The Supreme Court will be dedicating three days of hearings (a total of six hours), unusual given that most cases that come before the court are given only 60 minutes. The hearings will be divided over 3 days and have several questions to address. The first is whether or not a lawsuit can be brought against the health insurance law at this time. According to the Anti-Injunction Act of 1867, an individual resisting the assessment of a tax (in this case, the penalty for not having health insurance imposed by the individual mandate), must pay the tax first and then file a claim for refund. Under this law, courts will not hear a lawsuit or stop the government from assessing the tax before the government collects it but will do so after the internal revenue service either denies a claim for a refund or six months have passed. On March 26th, the Supreme Court will hear testimony on whether the individual mandate falls under this provision or whether proceedings on its constitutionality can move forward. If the Supreme Court rules that the individual mandate is subject to the Anti-Injunction Act, then challenges will not be heard until April 15, 2015, after penalties become due.
If the Supreme Court decides to move forward, arguments regarding the constitutionality of the individual mandate will be heard on March 27th. The individual mandate is being challenged by 26 states and “private parties.” The lower courts have issued conflicting decisions with some upholding it, some striking it down, and others deferring. The federal government argues that Congress has authority to enact the individual mandate (and the federal government to enforce it) based on its powers to regulate commerce and to tax. They also argue that the law aims to address an urgent national problem that is economic in nature (which Supreme Court precedents support). To get a sense of the scope of this economic problem take a look at the US Debt Clock. Below is a screenshot from this morning, take a look and see how quickly we are accumulating debt. These numbers are unfathomable.
If the Supreme Court deems the individual mandate of the health care law unconstitutional then hearings on March 28th will address the fate of the other provisions of the health care law. Here again, the government plans to argue that if the individual mandate is deemed unconstitutional than most of the law should survive. The counsel representing the 26 states who brought the suit disagrees and will argue that the entire law should be struck down.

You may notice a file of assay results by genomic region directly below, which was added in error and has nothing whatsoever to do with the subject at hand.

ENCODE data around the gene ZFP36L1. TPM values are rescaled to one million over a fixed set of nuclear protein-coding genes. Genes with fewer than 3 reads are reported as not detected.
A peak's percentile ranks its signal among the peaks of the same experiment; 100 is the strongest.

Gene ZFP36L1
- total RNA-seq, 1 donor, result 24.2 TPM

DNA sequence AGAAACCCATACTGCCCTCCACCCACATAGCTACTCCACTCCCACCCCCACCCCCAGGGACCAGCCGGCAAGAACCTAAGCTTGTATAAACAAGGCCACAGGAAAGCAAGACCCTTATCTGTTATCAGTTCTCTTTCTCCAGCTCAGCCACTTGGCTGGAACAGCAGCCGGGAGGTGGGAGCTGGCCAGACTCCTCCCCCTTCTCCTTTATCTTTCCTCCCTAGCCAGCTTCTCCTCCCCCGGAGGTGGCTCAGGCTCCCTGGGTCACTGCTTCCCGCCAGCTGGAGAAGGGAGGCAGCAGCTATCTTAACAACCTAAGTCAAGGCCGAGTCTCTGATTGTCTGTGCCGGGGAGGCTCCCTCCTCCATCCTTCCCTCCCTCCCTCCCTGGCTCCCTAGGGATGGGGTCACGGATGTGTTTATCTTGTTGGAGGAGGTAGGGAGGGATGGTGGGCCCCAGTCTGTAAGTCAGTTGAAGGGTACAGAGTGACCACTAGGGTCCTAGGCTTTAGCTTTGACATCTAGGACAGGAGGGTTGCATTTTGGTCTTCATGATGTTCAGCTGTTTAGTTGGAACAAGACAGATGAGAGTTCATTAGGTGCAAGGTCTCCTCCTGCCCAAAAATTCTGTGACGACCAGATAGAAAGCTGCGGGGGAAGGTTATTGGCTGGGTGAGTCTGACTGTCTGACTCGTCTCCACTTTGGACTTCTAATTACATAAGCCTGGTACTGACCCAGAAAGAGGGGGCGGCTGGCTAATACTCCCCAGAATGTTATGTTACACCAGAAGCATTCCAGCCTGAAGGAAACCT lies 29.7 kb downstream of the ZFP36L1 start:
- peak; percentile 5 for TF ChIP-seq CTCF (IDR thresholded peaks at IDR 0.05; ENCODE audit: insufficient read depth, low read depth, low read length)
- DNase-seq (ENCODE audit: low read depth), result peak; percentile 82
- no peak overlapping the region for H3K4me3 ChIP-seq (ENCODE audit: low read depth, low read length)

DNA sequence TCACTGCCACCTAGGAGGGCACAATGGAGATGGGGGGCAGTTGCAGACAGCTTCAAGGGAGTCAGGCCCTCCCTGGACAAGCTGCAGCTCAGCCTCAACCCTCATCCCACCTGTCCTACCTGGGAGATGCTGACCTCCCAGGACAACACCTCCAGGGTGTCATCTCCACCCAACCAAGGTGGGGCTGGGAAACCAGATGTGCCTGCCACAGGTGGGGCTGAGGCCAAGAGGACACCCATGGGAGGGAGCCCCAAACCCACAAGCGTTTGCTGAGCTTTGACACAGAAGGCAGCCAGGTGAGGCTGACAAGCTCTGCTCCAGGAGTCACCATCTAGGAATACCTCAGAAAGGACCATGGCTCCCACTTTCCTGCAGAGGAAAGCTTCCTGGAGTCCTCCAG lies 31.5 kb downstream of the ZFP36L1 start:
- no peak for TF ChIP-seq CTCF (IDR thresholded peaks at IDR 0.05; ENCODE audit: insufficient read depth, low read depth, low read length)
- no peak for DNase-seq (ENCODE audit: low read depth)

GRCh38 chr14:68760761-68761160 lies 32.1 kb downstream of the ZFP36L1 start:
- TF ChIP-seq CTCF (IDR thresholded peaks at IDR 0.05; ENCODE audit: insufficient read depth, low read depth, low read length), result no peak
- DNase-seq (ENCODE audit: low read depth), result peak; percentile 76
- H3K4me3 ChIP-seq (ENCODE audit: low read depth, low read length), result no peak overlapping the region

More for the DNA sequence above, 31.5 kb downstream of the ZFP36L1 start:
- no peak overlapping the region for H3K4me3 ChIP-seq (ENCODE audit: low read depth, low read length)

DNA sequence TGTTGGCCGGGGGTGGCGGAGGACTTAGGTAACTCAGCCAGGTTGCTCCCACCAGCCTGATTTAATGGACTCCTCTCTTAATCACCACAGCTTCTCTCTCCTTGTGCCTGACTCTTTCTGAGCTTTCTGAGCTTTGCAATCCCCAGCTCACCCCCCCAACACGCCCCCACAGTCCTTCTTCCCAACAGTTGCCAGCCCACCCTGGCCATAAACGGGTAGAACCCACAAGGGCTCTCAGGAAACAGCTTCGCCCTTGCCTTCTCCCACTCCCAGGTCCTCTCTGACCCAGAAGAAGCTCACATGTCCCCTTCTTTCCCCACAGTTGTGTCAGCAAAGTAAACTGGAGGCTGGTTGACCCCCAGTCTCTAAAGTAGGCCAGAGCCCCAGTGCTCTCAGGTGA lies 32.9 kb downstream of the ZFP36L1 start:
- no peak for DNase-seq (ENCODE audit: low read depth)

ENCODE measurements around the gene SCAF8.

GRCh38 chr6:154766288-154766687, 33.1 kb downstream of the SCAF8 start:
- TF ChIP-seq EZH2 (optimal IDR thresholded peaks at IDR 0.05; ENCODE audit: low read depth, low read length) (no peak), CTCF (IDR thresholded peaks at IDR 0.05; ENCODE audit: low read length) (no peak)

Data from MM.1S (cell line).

It’s important to remember that without the Affordable Care Act, it would be nearly impossible for patients like Debra to find affordable health insurance coverage. How is that not an infringement of individual rights? Doesn’t the lack of affordable, accessible health insurance stifle productivity, innovation, competition, and individual liberty more so than any tax could? Doesn’t the risk of bankruptcy due to health care costs, not just for us as individuals but for us as a country, obligate us to move forward with health care reform?
For some of us, the individual mandate is itself a compromise because we view health not as a luxury or commodity to be traded on the free market but as a fundamental right that should be protected by our government. The Affordable Care Act is a first, positive step in that direction. Regardless of what the Supreme Court decides, it will be a historic week for health. The federal government argues that Congress was authorized to enact the individual mandate under two provisions of Article I, Section 8 of the Constitution — its power to regulate commerce and its power to tax. The leading Supreme Court precedents support the mandate, too, the government says, because the health care law addresses a pressing national problem that is economic in nature.Opponents of the law say that the requirement to buy a product or service is unprecedented, regulates inactivity rather than activity and would allow Congress essentially unlimited power to intrude on individual freedom. They say the government cannot articulate a principle that would limit its power were the law upheld.